New Line Theatre kicks off its season, the first at their new home in the smartly renovated Marcelle Theater on the east end of Grand Center, with a bang. A little poison and a big bomb are also included in the dark comedy, but it's the heart, and a prescient message about teen isolation, mental health and violence, that may stay with audiences.
Rodgers and Hammerstein's beloved "Oklahoma!," running through August 16, 2015, is bursting with memorable songs and energetic dances, and performed with affection, humor, and precision by the MUNY cast and ensemble. A show this deeply ingrained in our collective memory can be tough to produce, but the MUNY's production delivers the familiar with affection in a bright, quick-paced show that mostly hits all the right notes.
Stephen Sondheim and James Lapine give fairytales a clever musical score, along with an abundance of whimsy and a gentle moral, in the tuneful, imaginative "Into the Woods." Already high on the list of Sondheim's popular musicals, the production is engaging for audiences of all ages, with a few unexpectedly adult situations and a slightly subversive sense of humor. The result is a bittersweet tale, touched by both harsh and comforting realities, that delivers its lessons with a light touch and hopeful tone.
There was a time, not so long ago, when a band called Union Tree Review was making its mark on the St. Louis indie-music scene. Headed by a forlorn crooner named Tawaine Noah, UTR added furious, gnarled guitar, relaxed viola to hash out Noah's ruminations on loss.
In 1959, at the age of 22 and just as his career was taking off and stardom seemed assured, influential songwriter and rock and roll pioneer Buddy Holly died tragically in a plane crash. The MUNY's current production of "Buddy: The Buddy Holly Story" is a rousing, high energy tribute to the prolific musician that highlights not only his status as an early rock icon, but also his contributions to the civil rights movement as demonstrated through both his actions and a genuine appreciation for the music that developed from the African American blues tradition.
The musical "Hairspray," based on the John Waters' movie of the same name, uses the styles, culture, music, and civil rights movement of the 1960s to flip an exuberant middle finger to a lot of "isms" that are, unfortunately, still present in everyday America. The lighthearted musical demonstrates, with an abundance of humor and insight, just how silly people look when they let superficial qualities, like race or size, determine their relationships with others.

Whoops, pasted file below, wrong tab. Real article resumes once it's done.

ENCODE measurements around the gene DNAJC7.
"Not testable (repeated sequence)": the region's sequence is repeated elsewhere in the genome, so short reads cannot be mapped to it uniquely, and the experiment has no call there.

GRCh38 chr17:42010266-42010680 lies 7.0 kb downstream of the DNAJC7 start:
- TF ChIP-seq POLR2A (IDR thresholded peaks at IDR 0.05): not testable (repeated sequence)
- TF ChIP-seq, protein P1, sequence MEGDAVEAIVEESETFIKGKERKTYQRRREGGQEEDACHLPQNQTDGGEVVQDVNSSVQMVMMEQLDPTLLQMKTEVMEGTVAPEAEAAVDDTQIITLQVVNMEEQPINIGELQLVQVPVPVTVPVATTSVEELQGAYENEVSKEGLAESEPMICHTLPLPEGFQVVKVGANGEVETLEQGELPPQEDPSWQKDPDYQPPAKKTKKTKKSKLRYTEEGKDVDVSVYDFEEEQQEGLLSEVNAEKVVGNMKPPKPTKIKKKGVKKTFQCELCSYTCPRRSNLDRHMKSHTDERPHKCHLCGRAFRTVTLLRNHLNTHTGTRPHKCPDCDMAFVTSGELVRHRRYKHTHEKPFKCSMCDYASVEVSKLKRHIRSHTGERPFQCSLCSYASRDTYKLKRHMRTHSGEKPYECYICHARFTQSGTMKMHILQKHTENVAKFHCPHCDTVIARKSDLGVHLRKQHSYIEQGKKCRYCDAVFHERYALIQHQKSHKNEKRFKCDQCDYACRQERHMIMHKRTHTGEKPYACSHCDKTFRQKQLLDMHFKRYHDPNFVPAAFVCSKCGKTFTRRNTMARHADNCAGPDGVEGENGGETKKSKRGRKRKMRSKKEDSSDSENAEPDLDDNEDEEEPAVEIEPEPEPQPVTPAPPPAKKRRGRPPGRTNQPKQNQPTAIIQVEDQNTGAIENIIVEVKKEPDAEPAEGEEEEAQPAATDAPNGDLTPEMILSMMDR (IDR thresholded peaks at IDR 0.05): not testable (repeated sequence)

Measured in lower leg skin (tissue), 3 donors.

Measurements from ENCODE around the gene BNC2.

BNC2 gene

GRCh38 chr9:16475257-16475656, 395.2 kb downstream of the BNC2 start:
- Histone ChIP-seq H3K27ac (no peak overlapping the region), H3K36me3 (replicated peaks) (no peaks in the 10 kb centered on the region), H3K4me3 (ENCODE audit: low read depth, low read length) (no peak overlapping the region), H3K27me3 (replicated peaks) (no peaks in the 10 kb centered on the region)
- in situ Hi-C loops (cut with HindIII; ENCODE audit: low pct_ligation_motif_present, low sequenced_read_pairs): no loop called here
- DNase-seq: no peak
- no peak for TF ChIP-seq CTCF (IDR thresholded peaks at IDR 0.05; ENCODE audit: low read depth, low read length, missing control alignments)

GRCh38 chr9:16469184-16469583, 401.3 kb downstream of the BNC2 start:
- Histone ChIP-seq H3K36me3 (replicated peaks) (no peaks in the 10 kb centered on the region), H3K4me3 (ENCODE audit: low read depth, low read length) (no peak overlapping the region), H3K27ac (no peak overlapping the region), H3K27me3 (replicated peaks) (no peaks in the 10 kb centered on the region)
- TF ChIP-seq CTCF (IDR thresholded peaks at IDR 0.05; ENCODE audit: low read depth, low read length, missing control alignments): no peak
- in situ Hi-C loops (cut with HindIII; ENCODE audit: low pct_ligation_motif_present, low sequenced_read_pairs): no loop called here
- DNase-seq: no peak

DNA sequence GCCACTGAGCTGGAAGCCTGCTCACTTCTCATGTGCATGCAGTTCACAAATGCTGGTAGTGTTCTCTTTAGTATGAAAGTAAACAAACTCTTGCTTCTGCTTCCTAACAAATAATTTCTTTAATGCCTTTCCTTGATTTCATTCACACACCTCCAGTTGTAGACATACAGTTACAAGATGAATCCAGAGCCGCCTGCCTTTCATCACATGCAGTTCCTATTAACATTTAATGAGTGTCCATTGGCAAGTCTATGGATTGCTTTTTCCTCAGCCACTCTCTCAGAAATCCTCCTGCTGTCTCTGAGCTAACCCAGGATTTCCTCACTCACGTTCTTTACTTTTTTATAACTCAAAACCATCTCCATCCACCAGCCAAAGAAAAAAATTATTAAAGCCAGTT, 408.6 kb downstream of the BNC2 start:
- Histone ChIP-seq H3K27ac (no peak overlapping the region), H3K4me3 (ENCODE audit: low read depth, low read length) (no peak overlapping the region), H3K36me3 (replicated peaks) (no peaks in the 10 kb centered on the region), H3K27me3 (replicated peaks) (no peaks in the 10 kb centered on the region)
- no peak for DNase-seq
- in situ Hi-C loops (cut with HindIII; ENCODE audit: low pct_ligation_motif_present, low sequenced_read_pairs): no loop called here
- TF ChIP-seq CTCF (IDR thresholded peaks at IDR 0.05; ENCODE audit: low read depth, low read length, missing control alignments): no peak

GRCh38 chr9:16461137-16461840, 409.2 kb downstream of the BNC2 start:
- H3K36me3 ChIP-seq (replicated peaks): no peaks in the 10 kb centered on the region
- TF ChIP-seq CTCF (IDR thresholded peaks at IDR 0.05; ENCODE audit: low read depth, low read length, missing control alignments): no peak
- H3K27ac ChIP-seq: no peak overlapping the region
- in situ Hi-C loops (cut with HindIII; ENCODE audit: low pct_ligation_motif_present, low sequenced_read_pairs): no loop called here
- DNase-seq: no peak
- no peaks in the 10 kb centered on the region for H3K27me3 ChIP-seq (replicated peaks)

"My Fair Lady," Alan Jay Lerner and Frederick Loewe's interpretation of the George Bernard Shaw play "Pygmalion," is light, airy, and filled with wonderful little songs nearly everyone knows. The show is a jewel in the crown of classic American musicals, and the Muny's current production sparkles. The talented cast clearly enjoys the show, and they deliver an abundance of spectacular moments that are framed and complemented by the excellent band and technical crew.
Stages St. Louis opens its 29th season with a rousing, toe-tapping, finger-snapping production of "Smokey Joe's Café," a musical revue celebrating the songs of Jerry Leiber and Mike Stoller. The selected numbers, from the nascent days of rock-n-roll, represent a variety of styles that continue to have an influence on popular music today. Throughout the evening, the audience is treated to skillful productions featuring the steady rhythms and harmonies of swing, heartfelt ballads and sultry torch songs, high-energy rock numbers, and powerful soul tunes.
One of the magical qualities of theater, and a characteristic that makes dark comedy so thoroughly enjoyable, is its ability to take characters you would avoid in real life and transform them into oddly sympathetic and completely likeable anti-heroes. Such is the case with Kurt Weill and Bertolt Brecht's deftly nuanced, purposefully amoral comic musical "The Threepenny Opera."
There's a lot of charm and plucky energy in Kirkwood Theatre Guild's tale of life as a single girl, circa 1922, running through May 10, 2015. The lead character, "thoroughly modern" Millie Dillmount, is filled with optimism and a spunky, can-do attitude. She's "fresh-from-the-farm" innocent, but with the smarts to quickly figure out the big city. Jeff Smith, a roguish boy with a kind heart and easy charm, matches Millie in wit and good-natured spirit, though he puts on a tough exterior.